Two more UK universities end fossil fuel recruitment on campus

25 Oct 2023 09:48, Climate Team

The Royal College of Art (RCA) and the University for the Creative Arts (UCA) have become the latest UK universities to exclude oil, gas and mining companies from recruiting on campus. Both universities will now exclude fossil fuel companies from sponsoring recruitment events, attending careers fairs or advertising recruitment opportunities to students.

Quoting the industries that they see as “fundamental barriers to supporting the needs of a sustainable world,” the UCA Careers and Professional Practice Team will now refuse to hold relationships with “any companies that have not demonstrated a commitment to positive environmental and ethical business models which include, but are not limited to…Fossil Fuel companies…Mining companies…Tobacco companies and those that produce tobacco-based products.” 

The RCA policy similarly excludes oil, gas, and mining companies from accessing “recruitment opportunities facilitated by the Careers Service, including events organised by the Careers Service, and digital and physical advertising managed by the Careers Service.”

These two policies are the latest victories for the Fossil Free Careers campaign, a UK-wide campaign coordinated by student-led charity People & Planet that calls on all universities to end oil, gas, and mining industry recruitment on campus. Since the launch of the campaign in 2021, 6 UK universities and 15 Student Unions have ended their recruitment relationships with the fossil fuel industry.

The campaign has been officially backed by the National Union of Students (NUS) and the University and College Union (UCU). Student campaigners are now turning to the University of Reading to end fossil fuel recruitment through its careers service. With a growing campaign on campus, students at Reading are urging the university to end its recruitment ties with the oil, gas and mining industries.

The shift also comes as leading arts organisations continue to move away from partnerships with fossil fuel companies. 15 major cultural institutions in the UK - including the Royal Opera House, Royal Shakespeare Company and National Theatre - have ended ties to the oil firms BP and Shell since 2016.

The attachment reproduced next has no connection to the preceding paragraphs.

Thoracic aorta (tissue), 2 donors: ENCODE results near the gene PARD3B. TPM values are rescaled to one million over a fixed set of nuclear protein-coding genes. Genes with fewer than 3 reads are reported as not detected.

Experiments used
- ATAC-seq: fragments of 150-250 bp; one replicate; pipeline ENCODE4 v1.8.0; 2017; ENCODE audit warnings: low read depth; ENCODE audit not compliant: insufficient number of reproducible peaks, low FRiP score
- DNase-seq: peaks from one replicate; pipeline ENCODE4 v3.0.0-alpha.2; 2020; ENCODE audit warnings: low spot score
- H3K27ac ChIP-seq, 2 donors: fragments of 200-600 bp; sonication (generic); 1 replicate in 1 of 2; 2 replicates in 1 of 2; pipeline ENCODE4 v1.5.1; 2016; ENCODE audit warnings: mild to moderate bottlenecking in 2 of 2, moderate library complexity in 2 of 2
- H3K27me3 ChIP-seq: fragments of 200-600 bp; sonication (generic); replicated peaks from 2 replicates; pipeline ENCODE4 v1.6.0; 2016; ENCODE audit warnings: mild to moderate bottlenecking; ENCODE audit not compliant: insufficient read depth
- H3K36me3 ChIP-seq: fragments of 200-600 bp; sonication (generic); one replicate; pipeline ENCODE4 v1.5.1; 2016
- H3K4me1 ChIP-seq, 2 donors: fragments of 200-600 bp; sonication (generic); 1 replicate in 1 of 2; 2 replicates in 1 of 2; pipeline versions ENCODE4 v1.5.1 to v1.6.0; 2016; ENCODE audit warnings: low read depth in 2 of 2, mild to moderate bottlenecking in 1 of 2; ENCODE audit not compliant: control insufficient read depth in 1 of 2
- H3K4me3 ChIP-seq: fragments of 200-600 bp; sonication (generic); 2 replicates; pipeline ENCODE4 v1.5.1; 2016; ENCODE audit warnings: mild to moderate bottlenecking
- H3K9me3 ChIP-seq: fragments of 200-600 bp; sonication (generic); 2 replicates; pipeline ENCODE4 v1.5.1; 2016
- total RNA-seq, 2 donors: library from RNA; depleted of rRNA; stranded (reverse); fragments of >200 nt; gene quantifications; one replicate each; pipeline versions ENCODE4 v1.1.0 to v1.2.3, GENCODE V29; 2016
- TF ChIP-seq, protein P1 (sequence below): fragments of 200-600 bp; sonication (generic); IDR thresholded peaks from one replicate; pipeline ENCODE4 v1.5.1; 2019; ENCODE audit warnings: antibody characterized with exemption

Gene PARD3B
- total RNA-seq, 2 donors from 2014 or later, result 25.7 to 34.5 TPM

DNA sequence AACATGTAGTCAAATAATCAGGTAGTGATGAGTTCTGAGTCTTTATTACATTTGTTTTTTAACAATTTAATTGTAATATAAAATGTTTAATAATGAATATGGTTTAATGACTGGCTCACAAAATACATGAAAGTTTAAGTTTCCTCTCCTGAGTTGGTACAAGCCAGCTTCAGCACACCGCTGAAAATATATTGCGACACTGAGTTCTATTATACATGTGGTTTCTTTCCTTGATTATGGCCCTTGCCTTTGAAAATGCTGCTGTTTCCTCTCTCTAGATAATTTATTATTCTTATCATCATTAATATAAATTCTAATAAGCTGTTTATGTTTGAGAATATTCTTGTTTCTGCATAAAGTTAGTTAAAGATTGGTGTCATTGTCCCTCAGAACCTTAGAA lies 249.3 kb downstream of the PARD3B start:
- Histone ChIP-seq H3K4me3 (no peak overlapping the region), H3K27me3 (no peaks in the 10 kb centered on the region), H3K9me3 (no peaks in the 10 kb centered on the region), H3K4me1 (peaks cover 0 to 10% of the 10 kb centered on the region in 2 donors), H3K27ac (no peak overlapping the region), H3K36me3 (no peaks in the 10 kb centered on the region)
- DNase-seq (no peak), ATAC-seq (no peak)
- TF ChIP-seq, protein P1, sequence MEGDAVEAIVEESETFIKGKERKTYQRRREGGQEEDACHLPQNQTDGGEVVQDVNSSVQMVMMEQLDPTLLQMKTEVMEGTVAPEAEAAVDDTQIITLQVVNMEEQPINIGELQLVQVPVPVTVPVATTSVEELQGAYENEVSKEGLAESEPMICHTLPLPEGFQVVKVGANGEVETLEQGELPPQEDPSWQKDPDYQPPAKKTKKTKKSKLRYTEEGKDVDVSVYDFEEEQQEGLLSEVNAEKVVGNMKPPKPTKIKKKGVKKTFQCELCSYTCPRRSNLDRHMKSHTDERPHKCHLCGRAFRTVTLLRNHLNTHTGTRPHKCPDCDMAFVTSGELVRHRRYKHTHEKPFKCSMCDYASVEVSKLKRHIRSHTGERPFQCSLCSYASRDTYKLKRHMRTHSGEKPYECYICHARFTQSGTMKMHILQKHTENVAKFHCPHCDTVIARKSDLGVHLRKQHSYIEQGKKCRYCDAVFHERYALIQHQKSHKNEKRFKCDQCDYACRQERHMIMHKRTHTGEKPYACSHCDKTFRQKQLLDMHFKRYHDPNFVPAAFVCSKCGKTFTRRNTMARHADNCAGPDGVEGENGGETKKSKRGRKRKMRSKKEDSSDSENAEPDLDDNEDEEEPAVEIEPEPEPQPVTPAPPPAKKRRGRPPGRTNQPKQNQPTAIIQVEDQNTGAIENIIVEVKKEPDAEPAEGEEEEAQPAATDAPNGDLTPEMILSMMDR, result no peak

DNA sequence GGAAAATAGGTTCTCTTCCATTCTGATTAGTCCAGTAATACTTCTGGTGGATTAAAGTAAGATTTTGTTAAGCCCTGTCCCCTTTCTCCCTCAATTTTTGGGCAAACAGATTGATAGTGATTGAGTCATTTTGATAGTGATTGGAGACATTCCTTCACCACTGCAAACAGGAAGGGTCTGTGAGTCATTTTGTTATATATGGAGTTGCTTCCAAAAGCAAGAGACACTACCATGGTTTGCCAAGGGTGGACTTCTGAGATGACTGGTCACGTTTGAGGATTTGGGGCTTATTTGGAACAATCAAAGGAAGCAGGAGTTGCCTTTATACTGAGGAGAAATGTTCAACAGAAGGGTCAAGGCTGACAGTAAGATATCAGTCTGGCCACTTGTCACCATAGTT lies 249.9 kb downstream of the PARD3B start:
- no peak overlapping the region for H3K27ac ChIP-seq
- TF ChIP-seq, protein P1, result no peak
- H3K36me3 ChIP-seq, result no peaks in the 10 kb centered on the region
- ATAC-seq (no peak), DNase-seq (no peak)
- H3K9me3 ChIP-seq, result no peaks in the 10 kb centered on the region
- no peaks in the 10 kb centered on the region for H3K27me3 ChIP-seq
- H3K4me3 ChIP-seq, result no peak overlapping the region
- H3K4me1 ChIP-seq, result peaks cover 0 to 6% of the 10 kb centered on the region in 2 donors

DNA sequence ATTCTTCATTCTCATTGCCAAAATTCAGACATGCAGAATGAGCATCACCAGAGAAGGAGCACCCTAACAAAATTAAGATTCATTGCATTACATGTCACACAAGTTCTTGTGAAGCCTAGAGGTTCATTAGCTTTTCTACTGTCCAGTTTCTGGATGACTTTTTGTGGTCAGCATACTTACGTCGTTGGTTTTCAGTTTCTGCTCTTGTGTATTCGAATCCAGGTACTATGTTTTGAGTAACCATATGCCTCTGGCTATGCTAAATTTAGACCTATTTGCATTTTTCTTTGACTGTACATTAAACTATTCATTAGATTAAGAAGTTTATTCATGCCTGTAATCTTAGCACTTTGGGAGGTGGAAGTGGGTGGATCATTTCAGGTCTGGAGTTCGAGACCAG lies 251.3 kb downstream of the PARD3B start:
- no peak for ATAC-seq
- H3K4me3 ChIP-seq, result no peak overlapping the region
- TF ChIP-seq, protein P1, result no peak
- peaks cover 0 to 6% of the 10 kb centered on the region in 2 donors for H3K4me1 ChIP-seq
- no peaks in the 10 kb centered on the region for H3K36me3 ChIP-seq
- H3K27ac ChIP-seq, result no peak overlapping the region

Fergus Green, Climate Justice Manager at People & Planet, said:

“It’s incredible to see another two universities end fossil fuel recruitment for good on their campuses. These victories are a testament to the growing power of the Fossil Free Careers movement, and the increasingly toxic reputation of the fossil fuel industry. The pressure is ramping up for the rest of the sector, and we look forward to seeing the University of Reading cut ties next.”


Sarah Waldron, Co-director of the campaigns and research organisation Culture Unstained, said:

”We welcome these strong statements from the RCA and the UCA which recognise that fossil fuel companies and their destructive business models are fundamentally at odds with sustainability and a liveable future.

They join the growing ranks of arts and educational organisations who have decided to step away from fossil fuel funding and partnerships, and provide an example to those laggards in the cultural sector, such as the Science Museum, who are yet to cut their ties.

Organisations that are still providing the respectability that climate-wrecking companies need in order to continue profiting from polluting must urgently change course and choose to be on the right side of history.”




  • Royal College of Art Ethical Careers Policy: 


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